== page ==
He also understands darkness. He understands the importance of a single choice. And, if Emma is going to find a way to get rid of the Dark One for good, then that’s exactly who she needs by her side.


Meredith’s MVP: Priyanka Chopra as Alex Parrish (Quantico)

Why she's the MVP: I have not kept quiet about the fact that Quantico is my favorite new show of the season. The show is fast-paced, suspenseful, has a diverse cast of characters, and is different than anything else currently on TV. It also has a not-so-secret weapon in its leading lady. Priyanka Chopra plays Alex Parrish, a beautiful, smart, brash and bold FBI recruit.

I wasn’t familiar with Chopra prior to watching the premiere. When I turned the show on and immediately tweeted: “Wow, Quantico’s lead actress is gorgeous; who is she?” I was promptly bombarded with responses, but I was too busy being captivated by her to really notice them. She commands your attention when she is on screen and not just because she’s beautiful, which she is, but because she is just as talented as she is attractive.

It helps that the Quantico writers have written Alex as a fully-realized character. She is the perfect example of the type of female role model all television shows should strive to create. She is unapologetically woman, and Chopra as Parrish owns her sexuality while not letting it define her. Beyond that, she is also an extremely talented investigator, who initially comes off as maybe a bit too abrasive, but within a few scenes is shown making connections and establishing friendships with other women as well as men. It’s all done so well I almost couldn’t believe it.

Really the entire show deserves to win MVP of the week, but Chopra leads the cast gloriously. She exudes chemistry with all of her co-stars, most notably Jake McLaughlin’s Ryan Booth, the guy the show is setting up as her potential love interest. I can’t recommend this show highly enough (and I’m already trying to steal Jenn’s recaps/reviews.) Watch it, and fall in love with Chopra and the rest of the cast as much as I have.


Deb’s MVP: Nicole Beharie as Abbie Mills (Sleepy Hollow)

Why she's the MVP: The first time we see Abbie Mills in season three of Sleepy Hollow, it's just after she slams a fleeing criminal in the face with a trashcan lid. It was a pretty wonderful re-introduction of the character, not only because of the coolness of calmly hitting someone in the face with a trashcan lid but also because she follows up the action sequence with some understanding, reassuring the guy that she'll try and protect him from his unpredictable drug-dealing boss. It’s the Abbie Mills character through and through.

Abbie is simultaneously super-heroic and very grounded, and I think a lot of that mix comes from her portrayal by Nicole Beharie. I believe everything that Abbie is doing as genuine, even though the wide range of traits – from undeniable badassery to empathetic vulnerability – would usually make a TV character seem scattered and poorly defined. You usually have a character who can shoot the demons in the face without blinking or a character who can cry and make it seem heartbreakingly genuine; to have both in one requires very careful writing and a very skilled actor. The writing for the character of Abbie is great, because the concept of a law enforcement officer with a questionable past who has made big mistakes helps bring her down to our level, but the expressiveness, humor, and compassion that Beharie brings to the role lets us connect with Abbie more precisely.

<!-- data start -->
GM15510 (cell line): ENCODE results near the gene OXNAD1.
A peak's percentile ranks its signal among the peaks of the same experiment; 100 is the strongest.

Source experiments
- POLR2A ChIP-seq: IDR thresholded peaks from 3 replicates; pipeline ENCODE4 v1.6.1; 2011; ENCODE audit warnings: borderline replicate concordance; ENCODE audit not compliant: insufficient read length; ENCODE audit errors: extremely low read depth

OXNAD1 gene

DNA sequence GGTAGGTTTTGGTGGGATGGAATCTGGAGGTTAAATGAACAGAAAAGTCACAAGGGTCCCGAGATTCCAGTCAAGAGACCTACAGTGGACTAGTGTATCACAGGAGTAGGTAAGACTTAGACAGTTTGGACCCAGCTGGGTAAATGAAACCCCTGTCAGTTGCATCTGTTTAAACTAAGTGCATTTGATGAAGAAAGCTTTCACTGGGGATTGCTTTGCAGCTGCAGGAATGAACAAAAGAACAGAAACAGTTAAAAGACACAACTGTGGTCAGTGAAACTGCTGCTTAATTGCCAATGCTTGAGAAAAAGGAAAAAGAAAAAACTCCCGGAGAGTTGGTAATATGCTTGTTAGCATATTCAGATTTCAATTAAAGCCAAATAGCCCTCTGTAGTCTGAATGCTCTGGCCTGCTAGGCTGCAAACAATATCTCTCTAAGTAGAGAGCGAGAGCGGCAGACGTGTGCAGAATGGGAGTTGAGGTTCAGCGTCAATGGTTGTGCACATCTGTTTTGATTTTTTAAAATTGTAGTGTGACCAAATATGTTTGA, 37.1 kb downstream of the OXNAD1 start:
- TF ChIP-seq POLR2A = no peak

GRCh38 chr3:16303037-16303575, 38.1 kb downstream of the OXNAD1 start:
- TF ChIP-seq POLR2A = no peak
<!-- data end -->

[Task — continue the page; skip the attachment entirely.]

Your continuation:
There weren't any big, sweeping acting moments in the third season premiere of Sleepy Hollow, but I thought the understated easiness with which the characters of Abbie Mills and Ichabod Crane (played by Tom Mison, who also gets to be a TV MVP this week!) settle back into their friendship was worthy of remark. The actors and the writers found a perfect way to demonstrate that weirdness that happens when two friends who haven't spoken in a long time meet back up again, how there's initial discomfort followed by comfort again – inevitable, like those two people can't not be friends with one another. Ichabod's been in control of the whole "going away" situation so he comes off as moderately less affected by it, but Abbie is clearly mad about Ichabod's out-of-the-blue call after nine months of nothing and she is also hurt by the silence and missed her friend, and all these emotions are clear and identifiable in a way that makes the character of Abbie seem human and real. The progression from that initial anger to making fun of Ichabod’s new haircut was subtle and lovely to watch.


Hope's MVP: Tom Mison as Ichabod Crane (Sleepy Hollow)

Why he's the MVP: Although I love this series for many reasons – its history, its rewritten history, its witch/demon/horseman fighting (although I could have lived without seeing this week’s demon, for sure), and its apocalypse-battling… those are not THE reason I love Sleepy Hollow. I loved season one. I tolerated the ups and downs of season two. But what keeps me so invested in this series are the characters and their humor. Ichabod has been reacting to the modern era (and its representation of his own times) since day one. Honestly, as Sleepy Hollow enters its third season, you might think it would be getting a little old. Not for me. Maybe it’s the fact that I love anything with time travel. It might be my love for history. However, I’m pretty sure a lot of it has to do with Tom Mison’s portrayal of Ichabod Crane.